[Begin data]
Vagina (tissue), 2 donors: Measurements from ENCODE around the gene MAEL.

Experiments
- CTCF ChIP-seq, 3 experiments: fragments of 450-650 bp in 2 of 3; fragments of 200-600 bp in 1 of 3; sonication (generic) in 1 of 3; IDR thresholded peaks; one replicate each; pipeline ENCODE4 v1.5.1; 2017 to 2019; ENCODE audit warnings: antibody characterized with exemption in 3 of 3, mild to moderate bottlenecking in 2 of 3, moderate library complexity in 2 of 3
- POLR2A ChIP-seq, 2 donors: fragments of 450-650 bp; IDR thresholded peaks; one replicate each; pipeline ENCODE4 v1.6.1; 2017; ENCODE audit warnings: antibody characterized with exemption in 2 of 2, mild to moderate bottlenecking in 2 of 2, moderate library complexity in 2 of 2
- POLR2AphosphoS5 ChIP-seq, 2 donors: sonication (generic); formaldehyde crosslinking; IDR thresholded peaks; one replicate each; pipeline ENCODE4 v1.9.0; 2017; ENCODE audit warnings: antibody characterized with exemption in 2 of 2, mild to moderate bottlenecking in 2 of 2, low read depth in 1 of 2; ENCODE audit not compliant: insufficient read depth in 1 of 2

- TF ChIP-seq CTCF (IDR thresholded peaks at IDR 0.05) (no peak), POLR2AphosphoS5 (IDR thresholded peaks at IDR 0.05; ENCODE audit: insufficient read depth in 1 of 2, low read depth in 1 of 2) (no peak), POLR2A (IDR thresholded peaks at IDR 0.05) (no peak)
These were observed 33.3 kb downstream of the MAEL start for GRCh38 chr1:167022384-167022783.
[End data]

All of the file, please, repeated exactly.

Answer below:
Vagina (tissue), 2 donors: Measurements from ENCODE around the gene MAEL.

Experiments
- CTCF ChIP-seq, 3 experiments: fragments of 450-650 bp in 2 of 3; fragments of 200-600 bp in 1 of 3; sonication (generic) in 1 of 3; IDR thresholded peaks; one replicate each; pipeline ENCODE4 v1.5.1; 2017 to 2019; ENCODE audit warnings: antibody characterized with exemption in 3 of 3, mild to moderate bottlenecking in 2 of 3, moderate library complexity in 2 of 3
- POLR2A ChIP-seq, 2 donors: fragments of 450-650 bp; IDR thresholded peaks; one replicate each; pipeline ENCODE4 v1.6.1; 2017; ENCODE audit warnings: antibody characterized with exemption in 2 of 2, mild to moderate bottlenecking in 2 of 2, moderate library complexity in 2 of 2
- POLR2AphosphoS5 ChIP-seq, 2 donors: sonication (generic); formaldehyde crosslinking; IDR thresholded peaks; one replicate each; pipeline ENCODE4 v1.9.0; 2017; ENCODE audit warnings: antibody characterized with exemption in 2 of 2, mild to moderate bottlenecking in 2 of 2, low read depth in 1 of 2; ENCODE audit not compliant: insufficient read depth in 1 of 2

- TF ChIP-seq CTCF (IDR thresholded peaks at IDR 0.05) (no peak), POLR2AphosphoS5 (IDR thresholded peaks at IDR 0.05; ENCODE audit: insufficient read depth in 1 of 2, low read depth in 1 of 2) (no peak), POLR2A (IDR thresholded peaks at IDR 0.05) (no peak)
These were observed 33.3 kb downstream of the MAEL start for GRCh38 chr1:167022384-167022783.